- This test is done on serum(clotted blood 3-5 ml) or plasma.
- The plasma may be prepared in fluoride or heparin.
- Flouride or heparin are not suitable for the enzymatic methods of creatinine.
- The sample is stable for 24 hours when kept at 4 °C.
- The non-fasting sample is acceptable.
- No preparation needed and the random sample can be taken.
- Lipemic and hemolyzed sample give a falsely high level.
- Heparin and fluoride are not good for the enzymatic procedure.
- Excessive exercise and high meat diet increase the level.
- Drugs may increase the level like gentamicin, cimetidine, chemotherapy (cisplatin),
Purpose of the test
- Creatinine level is done to assess kidney function.
- creatinine can be advised to see any effect of blood pressure or diabetes on the kidney.
- Creatinine is advised to monitor the renal diseases.
- Creatinine may be measured in amniotic fluid to assess the gestational (fetal) age and (fetal-maturity index), and cephalosporins.
- Creatinine is the end product of catabolism of creatine phosphate.
- Free creatinine is a waste product of creatine metabolism, is present in all body fluids and secretions.
- It is freely filtered by the glomerulus.
- There is diurnal variation when it is low at 7 AM and high at 7 PM.
- There is a slight increase after the meal and especially after the meat in the diet because a small amount is present in the meat.
- There is a very little effect by the liver function.
- Creatine phosphate is used in the contraction of skeletal muscles, by providing the energy.
- Creatinine is the waste product formed in the muscles from high energy compound creatine phosphate.
- The daily production of creatine and creatinine is dependent upon the muscle mass.
- The daily excreted creatinine is the function of muscle mass and is not dependent upon:
- Women excrete less creatinine than men because of less muscle mass.
- The daily excretion of the creatinine is relatively constant and is ±15% for a person per day.
- Creatinine excretion is not affected by protein metabolism or other external factors.
- So serum creatinine is the best measure of glomerular function (filtration).
- Creatinine is raised only when the 50% function of the kidney is lost.
- There is a minimal amount of creatinine in the urine from tubular secretion.
- Creatinine amount in the urine increases as the creatinine concentration rises in the blood.
- Creatinine is entirely excreted by the kidneys so directly proportional to the kidney function.
- Creatinine level remains normal with the normal excretory function of kidneys.
- Creatinine is excreted by the glomeruli as the filtrate and then it is not absorbed by the tubules.
- If there is any problem with glomerular filtration function then its level will increase in the blood.
- So renal disorders of kidneys give rise to increase in creatinine level like:
- Acute tubular necrosis.
- Urinary obstruction.
- This is more specific and sensitive parameter of the renal function and renal disease than blood urea nitrogen.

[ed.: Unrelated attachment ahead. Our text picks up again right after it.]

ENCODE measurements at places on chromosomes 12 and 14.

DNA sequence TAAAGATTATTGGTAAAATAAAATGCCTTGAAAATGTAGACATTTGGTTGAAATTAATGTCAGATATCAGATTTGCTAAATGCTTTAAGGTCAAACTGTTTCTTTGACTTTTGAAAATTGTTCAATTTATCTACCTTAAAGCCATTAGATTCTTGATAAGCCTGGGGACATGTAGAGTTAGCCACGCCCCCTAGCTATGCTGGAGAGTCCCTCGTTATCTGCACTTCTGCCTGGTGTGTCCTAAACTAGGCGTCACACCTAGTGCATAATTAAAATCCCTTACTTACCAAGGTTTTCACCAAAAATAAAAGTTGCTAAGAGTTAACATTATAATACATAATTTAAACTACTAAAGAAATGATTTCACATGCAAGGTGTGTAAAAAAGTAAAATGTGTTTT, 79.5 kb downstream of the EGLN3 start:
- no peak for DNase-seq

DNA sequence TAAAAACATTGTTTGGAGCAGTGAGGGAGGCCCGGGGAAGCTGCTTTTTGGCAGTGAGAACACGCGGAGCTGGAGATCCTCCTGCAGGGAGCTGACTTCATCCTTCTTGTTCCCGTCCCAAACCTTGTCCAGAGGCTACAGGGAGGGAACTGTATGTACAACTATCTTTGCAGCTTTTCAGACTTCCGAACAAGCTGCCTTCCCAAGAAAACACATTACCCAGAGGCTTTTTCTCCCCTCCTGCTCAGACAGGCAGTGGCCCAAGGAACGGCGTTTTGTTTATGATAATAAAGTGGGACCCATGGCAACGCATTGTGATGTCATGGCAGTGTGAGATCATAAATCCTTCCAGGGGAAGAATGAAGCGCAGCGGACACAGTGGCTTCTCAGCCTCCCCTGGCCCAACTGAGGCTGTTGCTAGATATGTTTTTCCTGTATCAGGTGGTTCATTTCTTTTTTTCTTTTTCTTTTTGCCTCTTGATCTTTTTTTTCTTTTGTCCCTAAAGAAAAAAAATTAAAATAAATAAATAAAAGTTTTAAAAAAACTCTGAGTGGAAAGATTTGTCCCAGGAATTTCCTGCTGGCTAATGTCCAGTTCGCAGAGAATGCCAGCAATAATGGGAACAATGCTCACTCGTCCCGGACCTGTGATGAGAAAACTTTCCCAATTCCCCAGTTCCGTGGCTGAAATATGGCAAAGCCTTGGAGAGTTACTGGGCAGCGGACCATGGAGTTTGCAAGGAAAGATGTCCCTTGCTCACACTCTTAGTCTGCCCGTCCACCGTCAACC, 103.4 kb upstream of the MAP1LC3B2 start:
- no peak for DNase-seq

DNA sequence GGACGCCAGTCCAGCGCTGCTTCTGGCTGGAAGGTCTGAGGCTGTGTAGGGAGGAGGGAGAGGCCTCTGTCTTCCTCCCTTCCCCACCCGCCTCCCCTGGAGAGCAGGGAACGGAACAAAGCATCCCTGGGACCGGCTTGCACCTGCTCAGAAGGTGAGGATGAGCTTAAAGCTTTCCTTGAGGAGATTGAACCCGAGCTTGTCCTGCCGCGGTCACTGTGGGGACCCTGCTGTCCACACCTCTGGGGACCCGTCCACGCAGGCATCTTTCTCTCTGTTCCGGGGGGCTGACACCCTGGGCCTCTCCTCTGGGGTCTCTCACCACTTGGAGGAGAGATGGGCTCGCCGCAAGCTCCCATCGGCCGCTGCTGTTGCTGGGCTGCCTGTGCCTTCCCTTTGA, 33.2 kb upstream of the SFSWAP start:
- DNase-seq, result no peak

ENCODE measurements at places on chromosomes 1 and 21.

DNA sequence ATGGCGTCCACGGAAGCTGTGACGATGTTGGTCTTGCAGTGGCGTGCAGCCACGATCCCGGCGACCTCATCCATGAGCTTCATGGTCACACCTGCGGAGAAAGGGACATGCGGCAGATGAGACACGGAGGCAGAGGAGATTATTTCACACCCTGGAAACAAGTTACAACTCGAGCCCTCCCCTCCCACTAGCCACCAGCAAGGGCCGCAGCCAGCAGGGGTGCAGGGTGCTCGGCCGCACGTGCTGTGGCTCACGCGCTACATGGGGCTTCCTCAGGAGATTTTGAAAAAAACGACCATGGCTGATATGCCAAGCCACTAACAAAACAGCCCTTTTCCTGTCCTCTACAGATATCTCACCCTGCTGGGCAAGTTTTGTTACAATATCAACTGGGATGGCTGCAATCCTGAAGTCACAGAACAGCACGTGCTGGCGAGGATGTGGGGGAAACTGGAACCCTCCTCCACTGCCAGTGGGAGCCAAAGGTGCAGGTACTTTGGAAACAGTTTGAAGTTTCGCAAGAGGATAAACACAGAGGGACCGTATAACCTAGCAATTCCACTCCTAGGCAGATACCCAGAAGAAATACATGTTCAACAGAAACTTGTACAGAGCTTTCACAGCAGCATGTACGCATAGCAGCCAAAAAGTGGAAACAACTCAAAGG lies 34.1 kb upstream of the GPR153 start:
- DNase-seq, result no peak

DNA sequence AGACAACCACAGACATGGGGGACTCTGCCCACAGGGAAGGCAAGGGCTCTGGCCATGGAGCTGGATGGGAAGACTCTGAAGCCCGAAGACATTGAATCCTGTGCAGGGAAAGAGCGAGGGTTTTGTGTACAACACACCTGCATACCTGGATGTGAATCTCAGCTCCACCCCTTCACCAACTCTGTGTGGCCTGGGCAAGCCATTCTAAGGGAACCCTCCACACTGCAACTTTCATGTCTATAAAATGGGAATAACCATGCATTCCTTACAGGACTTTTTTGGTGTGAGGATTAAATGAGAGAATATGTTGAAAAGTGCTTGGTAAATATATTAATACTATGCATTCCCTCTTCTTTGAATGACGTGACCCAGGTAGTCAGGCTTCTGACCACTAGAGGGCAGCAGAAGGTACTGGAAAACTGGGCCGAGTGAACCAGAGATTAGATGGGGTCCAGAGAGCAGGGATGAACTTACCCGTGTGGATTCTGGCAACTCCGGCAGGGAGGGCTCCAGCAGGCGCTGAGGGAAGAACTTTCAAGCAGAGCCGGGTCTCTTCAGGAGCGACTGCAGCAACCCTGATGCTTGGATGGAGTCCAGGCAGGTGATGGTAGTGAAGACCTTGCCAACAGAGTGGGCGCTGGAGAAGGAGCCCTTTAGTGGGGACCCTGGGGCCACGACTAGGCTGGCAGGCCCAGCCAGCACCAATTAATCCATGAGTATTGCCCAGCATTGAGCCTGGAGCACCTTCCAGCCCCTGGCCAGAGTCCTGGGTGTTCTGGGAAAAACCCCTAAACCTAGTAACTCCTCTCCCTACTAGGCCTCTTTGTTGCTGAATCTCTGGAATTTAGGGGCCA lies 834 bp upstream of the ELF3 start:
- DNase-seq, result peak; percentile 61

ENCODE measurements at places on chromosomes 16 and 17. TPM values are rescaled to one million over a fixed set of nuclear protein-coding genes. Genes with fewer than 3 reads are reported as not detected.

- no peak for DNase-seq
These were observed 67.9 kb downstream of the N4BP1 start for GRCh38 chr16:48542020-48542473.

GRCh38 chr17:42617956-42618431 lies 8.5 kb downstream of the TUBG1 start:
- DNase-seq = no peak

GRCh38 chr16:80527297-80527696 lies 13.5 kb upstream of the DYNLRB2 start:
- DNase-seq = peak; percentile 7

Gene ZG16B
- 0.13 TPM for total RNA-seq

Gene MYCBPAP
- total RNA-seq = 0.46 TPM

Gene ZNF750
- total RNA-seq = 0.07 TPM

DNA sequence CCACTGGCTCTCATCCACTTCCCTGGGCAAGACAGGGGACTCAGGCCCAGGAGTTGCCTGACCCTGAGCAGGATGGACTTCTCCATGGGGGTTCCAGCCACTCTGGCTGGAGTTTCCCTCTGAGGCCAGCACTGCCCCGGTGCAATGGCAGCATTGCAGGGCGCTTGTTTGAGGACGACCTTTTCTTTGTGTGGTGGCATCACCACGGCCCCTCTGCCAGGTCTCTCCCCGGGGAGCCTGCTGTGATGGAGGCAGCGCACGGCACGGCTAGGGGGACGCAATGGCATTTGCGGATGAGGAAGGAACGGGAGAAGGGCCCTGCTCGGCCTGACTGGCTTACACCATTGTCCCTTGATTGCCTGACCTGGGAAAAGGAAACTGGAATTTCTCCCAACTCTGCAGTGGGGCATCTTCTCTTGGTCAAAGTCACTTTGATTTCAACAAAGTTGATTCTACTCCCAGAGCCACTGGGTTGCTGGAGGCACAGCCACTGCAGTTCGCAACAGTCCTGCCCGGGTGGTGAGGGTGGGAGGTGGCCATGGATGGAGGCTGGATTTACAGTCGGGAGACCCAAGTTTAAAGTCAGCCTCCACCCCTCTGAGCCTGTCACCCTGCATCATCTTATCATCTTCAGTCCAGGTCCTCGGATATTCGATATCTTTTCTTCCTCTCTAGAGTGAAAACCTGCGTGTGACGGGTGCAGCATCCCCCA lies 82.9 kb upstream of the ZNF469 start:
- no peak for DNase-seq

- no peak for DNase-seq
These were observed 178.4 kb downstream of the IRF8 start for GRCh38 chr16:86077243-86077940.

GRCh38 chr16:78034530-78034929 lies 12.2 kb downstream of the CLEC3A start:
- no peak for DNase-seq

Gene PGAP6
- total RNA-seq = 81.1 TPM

- This is specific for renal function and gives an idea about renal dysfunction.
- This is not a sensitive indicator of early renal disease.
- For 50% reduction in GFR, serum creatinine level will be double.
- BUN/creatinine ratio is important to evaluate the renal function.
- Normal in adult = 6 to 25
- Optimum level = 15.5
||0.6 to 1.2
|Newborn 1 to 4 day
||0.3 to 1.0
||0.2 to 0.4
||0.3 to 0.7
||0.5 to 1.0
|18 to 60 year
||0.9 to 1.3
||0.6 to 1.1
||1.0 to 1.7
||0.6 to 1.3
- To convert to SI unit x 88.4 = µmol/L
- Child = 0.3 to 0.7 mg/dl
- Adult = 0.5 to 1.0 mg/dl
- 18-60 years :
- male = 0.9 to 1.3 mg/d
- Female = 0.6 to 1.2 mg/dl
- Above 90 years
- Male =1.0 to 1.7 mg/dl
- Female = 0.6 to 1.3 mg/dl
Serum creatinine and creatinine clearance with the condition of the patient:
|Serum creatinine mg/dL
||Creatinine clearance mL/minute
|| The condition of the patient
|0.6 to 1.3
||100 ± 20
|1.4 to 2.4
||61 to 99
||still Seen in active person
|2.5 to 4.9
||24 to 60
||difficulty in performing the physical activity
|5.0 to 7.9
||12 to 23
||the patient cannot do daily activity
|8 to 12
||7 to 12
||acidosis and severe limitation of the activity
||6 or less
||patient in a coma and disorientated
Increased creatinine may be due to three causes:
- Pre-renal factors are:
- Congestive heart failure.
- Salt and water depletion due to:
- GIT fistulas.
- Increased use of diuretics.
- Uncontrolled diabetes mellitus.
- Diabetes insipidus.
- Excessive sweating (decreased salt intake).
- Renal factors are:
- Damage to:
- Interstitial tissue.
- Blood vessels.
- Post-renal factors are:
- Benign prostatic hyperplasia.
- Neoplasia compressing the ureter.
- Calculi obstructing the ureter.
- Congenital abnormalities obstructing or compressing the ureter.
The increased level is seen in:
- Renal function impairment both acute and chronic diseases.
- Postrenal obstruction of urine.
- Decrease in the blood perfusion because of any reason.
- Gigantism and Acromegaly.
- Injury to the muscles (Rhabdomyolysis).
- Myasthenia gravis.
- Muscular dystrophy.
- Dehydration due to loss of body fluids.
- May be seen in pregnancy during eclampsia and preeclampsia.
The decreased level is seen in:
- Decreased muscle mass.
- Pregnancy especially in a first and second trimester.
- Advanced and severe liver disease.
- inadequate dietary intake.
Drugs leading to an increased level of creatinine:
- Heavy metals chemotherapy e.g. Cisplatin.
- Nephrotoxic drugs like Cephalosporin e.g. Cefoxitin.
- Ascorbic acid can increase creatinine level.
- A diet high in protein like meat can increase the level.
The critical value is >4 mg/dL suggest severe renal disease.
Possible References Used
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